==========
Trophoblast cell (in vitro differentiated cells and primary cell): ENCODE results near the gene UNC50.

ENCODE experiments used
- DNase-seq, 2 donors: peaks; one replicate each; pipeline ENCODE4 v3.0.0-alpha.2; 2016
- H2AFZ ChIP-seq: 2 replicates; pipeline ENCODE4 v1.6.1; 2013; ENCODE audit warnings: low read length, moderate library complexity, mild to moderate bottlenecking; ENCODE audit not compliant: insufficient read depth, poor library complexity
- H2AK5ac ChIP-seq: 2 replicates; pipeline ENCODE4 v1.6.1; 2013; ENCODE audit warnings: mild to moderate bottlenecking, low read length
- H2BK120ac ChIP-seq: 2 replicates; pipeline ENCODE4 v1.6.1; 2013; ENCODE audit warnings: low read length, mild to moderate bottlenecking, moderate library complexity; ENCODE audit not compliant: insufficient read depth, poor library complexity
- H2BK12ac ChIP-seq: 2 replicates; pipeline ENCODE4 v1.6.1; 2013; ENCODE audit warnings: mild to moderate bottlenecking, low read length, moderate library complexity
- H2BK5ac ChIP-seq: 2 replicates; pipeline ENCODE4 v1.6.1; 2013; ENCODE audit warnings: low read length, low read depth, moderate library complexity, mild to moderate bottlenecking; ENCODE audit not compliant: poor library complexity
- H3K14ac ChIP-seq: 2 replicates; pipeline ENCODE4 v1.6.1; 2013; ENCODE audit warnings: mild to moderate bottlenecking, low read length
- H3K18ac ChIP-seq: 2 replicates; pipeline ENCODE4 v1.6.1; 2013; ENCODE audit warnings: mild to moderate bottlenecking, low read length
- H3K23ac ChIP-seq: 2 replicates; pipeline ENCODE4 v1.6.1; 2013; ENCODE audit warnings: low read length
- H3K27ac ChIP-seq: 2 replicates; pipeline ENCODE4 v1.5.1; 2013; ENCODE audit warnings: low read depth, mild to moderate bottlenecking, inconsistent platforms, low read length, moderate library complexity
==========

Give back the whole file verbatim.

Trophoblast cell (in vitro differentiated cells and primary cell): ENCODE results near the gene UNC50.

ENCODE experiments used
- DNase-seq, 2 donors: peaks; one replicate each; pipeline ENCODE4 v3.0.0-alpha.2; 2016
- H2AFZ ChIP-seq: 2 replicates; pipeline ENCODE4 v1.6.1; 2013; ENCODE audit warnings: low read length, moderate library complexity, mild to moderate bottlenecking; ENCODE audit not compliant: insufficient read depth, poor library complexity
- H2AK5ac ChIP-seq: 2 replicates; pipeline ENCODE4 v1.6.1; 2013; ENCODE audit warnings: mild to moderate bottlenecking, low read length
- H2BK120ac ChIP-seq: 2 replicates; pipeline ENCODE4 v1.6.1; 2013; ENCODE audit warnings: low read length, mild to moderate bottlenecking, moderate library complexity; ENCODE audit not compliant: insufficient read depth, poor library complexity
- H2BK12ac ChIP-seq: 2 replicates; pipeline ENCODE4 v1.6.1; 2013; ENCODE audit warnings: mild to moderate bottlenecking, low read length, moderate library complexity
- H2BK5ac ChIP-seq: 2 replicates; pipeline ENCODE4 v1.6.1; 2013; ENCODE audit warnings: low read length, low read depth, moderate library complexity, mild to moderate bottlenecking; ENCODE audit not compliant: poor library complexity
- H3K14ac ChIP-seq: 2 replicates; pipeline ENCODE4 v1.6.1; 2013; ENCODE audit warnings: mild to moderate bottlenecking, low read length
- H3K18ac ChIP-seq: 2 replicates; pipeline ENCODE4 v1.6.1; 2013; ENCODE audit warnings: mild to moderate bottlenecking, low read length
- H3K23ac ChIP-seq: 2 replicates; pipeline ENCODE4 v1.6.1; 2013; ENCODE audit warnings: low read length
- H3K27ac ChIP-seq: 2 replicates; pipeline ENCODE4 v1.5.1; 2013; ENCODE audit warnings: low read depth, mild to moderate bottlenecking, inconsistent platforms, low read length, moderate library complexity